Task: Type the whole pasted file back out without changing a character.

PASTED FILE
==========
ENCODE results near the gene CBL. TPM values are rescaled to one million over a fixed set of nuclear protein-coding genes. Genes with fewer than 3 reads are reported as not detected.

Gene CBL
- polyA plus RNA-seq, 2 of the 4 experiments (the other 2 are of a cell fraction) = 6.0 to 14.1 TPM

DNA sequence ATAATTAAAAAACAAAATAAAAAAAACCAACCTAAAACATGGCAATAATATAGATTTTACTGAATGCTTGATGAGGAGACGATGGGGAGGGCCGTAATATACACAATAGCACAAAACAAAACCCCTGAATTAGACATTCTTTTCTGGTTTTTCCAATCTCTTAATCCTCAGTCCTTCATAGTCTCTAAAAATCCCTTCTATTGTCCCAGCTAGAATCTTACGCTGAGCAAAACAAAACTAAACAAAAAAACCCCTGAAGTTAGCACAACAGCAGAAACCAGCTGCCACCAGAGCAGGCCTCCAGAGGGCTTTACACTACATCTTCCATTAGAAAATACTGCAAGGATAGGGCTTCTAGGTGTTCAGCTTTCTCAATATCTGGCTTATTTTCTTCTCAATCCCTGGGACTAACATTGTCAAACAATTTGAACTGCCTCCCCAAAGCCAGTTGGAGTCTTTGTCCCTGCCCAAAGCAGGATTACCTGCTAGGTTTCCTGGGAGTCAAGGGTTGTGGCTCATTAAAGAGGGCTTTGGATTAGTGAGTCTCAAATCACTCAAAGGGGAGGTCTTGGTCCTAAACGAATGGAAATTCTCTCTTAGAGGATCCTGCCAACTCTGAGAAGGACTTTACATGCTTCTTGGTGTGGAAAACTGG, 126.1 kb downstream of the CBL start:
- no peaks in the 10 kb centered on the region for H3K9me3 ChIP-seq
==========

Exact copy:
ENCODE results near the gene CBL. TPM values are rescaled to one million over a fixed set of nuclear protein-coding genes. Genes with fewer than 3 reads are reported as not detected.

Gene CBL
- polyA plus RNA-seq, 2 of the 4 experiments (the other 2 are of a cell fraction) = 6.0 to 14.1 TPM

DNA sequence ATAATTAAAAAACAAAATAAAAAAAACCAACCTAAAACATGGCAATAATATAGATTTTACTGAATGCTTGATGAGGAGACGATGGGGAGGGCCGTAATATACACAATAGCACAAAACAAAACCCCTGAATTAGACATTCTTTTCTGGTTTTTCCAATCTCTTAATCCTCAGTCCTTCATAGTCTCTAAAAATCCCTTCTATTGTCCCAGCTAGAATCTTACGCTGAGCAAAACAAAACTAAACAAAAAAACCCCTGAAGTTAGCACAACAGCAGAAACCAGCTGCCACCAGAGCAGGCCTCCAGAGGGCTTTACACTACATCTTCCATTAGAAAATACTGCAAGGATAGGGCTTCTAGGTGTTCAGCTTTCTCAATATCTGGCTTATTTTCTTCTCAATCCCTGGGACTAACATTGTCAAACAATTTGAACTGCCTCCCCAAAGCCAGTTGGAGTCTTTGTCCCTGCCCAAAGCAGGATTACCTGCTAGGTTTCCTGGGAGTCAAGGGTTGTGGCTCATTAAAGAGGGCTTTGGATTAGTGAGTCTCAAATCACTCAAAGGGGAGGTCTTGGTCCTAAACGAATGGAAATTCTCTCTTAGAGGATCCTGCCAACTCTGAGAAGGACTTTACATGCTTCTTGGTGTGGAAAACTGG, 126.1 kb downstream of the CBL start:
- no peaks in the 10 kb centered on the region for H3K9me3 ChIP-seq